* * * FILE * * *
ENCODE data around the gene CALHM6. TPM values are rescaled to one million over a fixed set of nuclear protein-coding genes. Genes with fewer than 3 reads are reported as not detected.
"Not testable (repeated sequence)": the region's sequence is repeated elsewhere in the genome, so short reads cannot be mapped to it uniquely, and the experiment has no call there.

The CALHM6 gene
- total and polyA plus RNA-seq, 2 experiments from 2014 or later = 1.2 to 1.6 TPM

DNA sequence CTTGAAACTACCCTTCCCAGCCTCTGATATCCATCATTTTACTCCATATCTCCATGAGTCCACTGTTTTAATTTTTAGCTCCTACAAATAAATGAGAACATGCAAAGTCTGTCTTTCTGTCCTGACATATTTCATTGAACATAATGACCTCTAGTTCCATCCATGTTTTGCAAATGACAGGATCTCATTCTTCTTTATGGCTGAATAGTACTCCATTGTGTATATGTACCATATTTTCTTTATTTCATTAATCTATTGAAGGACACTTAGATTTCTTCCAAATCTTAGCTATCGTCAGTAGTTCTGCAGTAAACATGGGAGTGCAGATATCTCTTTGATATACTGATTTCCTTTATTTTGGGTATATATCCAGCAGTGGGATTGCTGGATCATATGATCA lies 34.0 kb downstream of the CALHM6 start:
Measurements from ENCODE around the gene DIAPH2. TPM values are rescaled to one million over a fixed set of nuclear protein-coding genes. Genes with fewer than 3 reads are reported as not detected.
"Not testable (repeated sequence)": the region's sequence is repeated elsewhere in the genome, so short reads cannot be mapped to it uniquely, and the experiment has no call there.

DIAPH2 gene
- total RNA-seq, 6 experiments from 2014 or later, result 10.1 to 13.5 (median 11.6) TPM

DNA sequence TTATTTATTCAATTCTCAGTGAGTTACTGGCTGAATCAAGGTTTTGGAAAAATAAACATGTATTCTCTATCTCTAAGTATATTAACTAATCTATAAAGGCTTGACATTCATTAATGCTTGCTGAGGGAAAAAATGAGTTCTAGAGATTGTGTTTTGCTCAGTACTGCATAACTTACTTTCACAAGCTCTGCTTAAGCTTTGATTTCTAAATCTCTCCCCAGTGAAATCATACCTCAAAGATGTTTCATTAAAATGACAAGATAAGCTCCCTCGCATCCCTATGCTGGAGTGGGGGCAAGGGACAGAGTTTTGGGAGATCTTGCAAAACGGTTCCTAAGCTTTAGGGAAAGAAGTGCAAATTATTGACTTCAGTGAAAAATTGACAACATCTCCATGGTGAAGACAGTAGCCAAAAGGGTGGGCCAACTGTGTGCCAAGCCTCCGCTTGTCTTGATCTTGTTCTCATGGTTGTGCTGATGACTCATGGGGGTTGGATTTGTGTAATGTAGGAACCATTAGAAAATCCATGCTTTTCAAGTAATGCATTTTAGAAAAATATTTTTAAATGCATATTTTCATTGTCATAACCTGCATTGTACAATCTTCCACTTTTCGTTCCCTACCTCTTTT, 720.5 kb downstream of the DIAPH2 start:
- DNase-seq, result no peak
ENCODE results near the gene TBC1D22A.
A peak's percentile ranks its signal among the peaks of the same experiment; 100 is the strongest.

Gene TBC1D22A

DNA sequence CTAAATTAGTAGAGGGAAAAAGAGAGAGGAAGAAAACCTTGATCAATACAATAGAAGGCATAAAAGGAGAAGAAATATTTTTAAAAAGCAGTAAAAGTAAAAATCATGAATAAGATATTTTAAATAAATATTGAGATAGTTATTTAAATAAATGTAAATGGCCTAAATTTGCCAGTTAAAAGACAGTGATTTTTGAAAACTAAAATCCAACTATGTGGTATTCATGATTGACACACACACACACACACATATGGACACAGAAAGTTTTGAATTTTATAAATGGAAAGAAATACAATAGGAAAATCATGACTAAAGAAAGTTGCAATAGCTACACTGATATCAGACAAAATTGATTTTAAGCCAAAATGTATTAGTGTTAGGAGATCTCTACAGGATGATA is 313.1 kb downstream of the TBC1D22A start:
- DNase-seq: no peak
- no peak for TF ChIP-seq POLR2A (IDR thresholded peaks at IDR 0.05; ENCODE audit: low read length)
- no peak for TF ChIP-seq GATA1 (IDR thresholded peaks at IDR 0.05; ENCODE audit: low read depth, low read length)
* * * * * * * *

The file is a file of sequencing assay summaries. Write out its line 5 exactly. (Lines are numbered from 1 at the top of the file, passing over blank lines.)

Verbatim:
DNA sequence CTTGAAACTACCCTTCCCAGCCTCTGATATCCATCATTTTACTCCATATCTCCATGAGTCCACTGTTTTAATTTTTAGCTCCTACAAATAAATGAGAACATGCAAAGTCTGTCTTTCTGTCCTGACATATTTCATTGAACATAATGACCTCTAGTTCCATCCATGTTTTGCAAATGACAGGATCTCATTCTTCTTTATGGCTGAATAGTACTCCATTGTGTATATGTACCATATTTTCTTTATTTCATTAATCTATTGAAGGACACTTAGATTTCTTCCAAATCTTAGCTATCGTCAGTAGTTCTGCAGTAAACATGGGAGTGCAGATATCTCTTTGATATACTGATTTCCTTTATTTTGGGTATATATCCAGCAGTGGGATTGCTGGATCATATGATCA lies 34.0 kb downstream of the CALHM6 start: